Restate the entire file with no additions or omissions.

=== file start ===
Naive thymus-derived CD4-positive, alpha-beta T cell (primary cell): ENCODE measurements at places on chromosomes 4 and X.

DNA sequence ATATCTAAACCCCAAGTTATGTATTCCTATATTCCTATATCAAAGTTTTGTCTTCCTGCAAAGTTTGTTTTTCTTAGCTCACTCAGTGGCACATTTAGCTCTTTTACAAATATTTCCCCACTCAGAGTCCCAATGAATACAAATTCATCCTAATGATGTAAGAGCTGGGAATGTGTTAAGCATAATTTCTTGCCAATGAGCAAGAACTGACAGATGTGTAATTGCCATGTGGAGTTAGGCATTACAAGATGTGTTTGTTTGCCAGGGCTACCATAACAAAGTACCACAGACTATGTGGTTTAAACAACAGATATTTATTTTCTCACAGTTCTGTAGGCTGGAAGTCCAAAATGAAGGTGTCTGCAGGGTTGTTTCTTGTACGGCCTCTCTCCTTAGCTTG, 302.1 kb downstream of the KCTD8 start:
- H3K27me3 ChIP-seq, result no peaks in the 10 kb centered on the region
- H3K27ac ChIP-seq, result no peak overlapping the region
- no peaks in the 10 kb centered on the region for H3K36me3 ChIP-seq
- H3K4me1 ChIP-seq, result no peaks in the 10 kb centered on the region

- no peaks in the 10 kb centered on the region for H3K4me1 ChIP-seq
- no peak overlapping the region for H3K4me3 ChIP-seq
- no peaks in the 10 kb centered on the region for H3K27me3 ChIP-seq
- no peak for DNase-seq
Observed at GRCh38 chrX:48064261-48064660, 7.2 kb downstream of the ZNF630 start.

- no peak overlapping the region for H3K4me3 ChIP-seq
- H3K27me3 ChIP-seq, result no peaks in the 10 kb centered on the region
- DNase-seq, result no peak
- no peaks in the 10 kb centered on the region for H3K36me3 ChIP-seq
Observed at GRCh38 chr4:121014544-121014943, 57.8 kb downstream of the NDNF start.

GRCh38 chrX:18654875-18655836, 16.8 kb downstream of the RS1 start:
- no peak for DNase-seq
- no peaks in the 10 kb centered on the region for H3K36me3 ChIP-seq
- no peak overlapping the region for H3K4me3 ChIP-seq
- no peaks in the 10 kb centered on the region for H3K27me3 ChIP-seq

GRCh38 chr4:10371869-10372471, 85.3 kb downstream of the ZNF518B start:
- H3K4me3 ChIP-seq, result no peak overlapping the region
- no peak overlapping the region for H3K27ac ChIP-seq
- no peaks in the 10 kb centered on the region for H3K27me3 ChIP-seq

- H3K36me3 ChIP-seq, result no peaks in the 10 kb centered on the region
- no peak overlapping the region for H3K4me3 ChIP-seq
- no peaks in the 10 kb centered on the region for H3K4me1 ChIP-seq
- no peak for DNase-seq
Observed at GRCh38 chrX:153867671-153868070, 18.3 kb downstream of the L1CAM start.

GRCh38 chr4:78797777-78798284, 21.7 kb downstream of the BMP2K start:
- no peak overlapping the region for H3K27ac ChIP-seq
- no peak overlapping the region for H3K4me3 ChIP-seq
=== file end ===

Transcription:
Naive thymus-derived CD4-positive, alpha-beta T cell (primary cell): ENCODE measurements at places on chromosomes 4 and X.

DNA sequence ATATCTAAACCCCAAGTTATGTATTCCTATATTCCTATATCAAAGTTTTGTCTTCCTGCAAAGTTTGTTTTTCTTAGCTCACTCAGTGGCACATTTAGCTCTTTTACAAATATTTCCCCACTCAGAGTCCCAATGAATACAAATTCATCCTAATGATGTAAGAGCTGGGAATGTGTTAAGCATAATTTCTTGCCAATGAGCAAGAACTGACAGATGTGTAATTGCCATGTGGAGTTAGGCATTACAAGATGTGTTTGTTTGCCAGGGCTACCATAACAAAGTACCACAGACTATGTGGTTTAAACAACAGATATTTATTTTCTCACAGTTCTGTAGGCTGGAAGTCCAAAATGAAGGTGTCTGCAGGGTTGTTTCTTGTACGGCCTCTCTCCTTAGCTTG, 302.1 kb downstream of the KCTD8 start:
- H3K27me3 ChIP-seq, result no peaks in the 10 kb centered on the region
- H3K27ac ChIP-seq, result no peak overlapping the region
- no peaks in the 10 kb centered on the region for H3K36me3 ChIP-seq
- H3K4me1 ChIP-seq, result no peaks in the 10 kb centered on the region

- no peaks in the 10 kb centered on the region for H3K4me1 ChIP-seq
- no peak overlapping the region for H3K4me3 ChIP-seq
- no peaks in the 10 kb centered on the region for H3K27me3 ChIP-seq
- no peak for DNase-seq
Observed at GRCh38 chrX:48064261-48064660, 7.2 kb downstream of the ZNF630 start.

- no peak overlapping the region for H3K4me3 ChIP-seq
- H3K27me3 ChIP-seq, result no peaks in the 10 kb centered on the region
- DNase-seq, result no peak
- no peaks in the 10 kb centered on the region for H3K36me3 ChIP-seq
Observed at GRCh38 chr4:121014544-121014943, 57.8 kb downstream of the NDNF start.

GRCh38 chrX:18654875-18655836, 16.8 kb downstream of the RS1 start:
- no peak for DNase-seq
- no peaks in the 10 kb centered on the region for H3K36me3 ChIP-seq
- no peak overlapping the region for H3K4me3 ChIP-seq
- no peaks in the 10 kb centered on the region for H3K27me3 ChIP-seq

GRCh38 chr4:10371869-10372471, 85.3 kb downstream of the ZNF518B start:
- H3K4me3 ChIP-seq, result no peak overlapping the region
- no peak overlapping the region for H3K27ac ChIP-seq
- no peaks in the 10 kb centered on the region for H3K27me3 ChIP-seq

- H3K36me3 ChIP-seq, result no peaks in the 10 kb centered on the region
- no peak overlapping the region for H3K4me3 ChIP-seq
- no peaks in the 10 kb centered on the region for H3K4me1 ChIP-seq
- no peak for DNase-seq
Observed at GRCh38 chrX:153867671-153868070, 18.3 kb downstream of the L1CAM start.

GRCh38 chr4:78797777-78798284, 21.7 kb downstream of the BMP2K start:
- no peak overlapping the region for H3K27ac ChIP-seq
- no peak overlapping the region for H3K4me3 ChIP-seq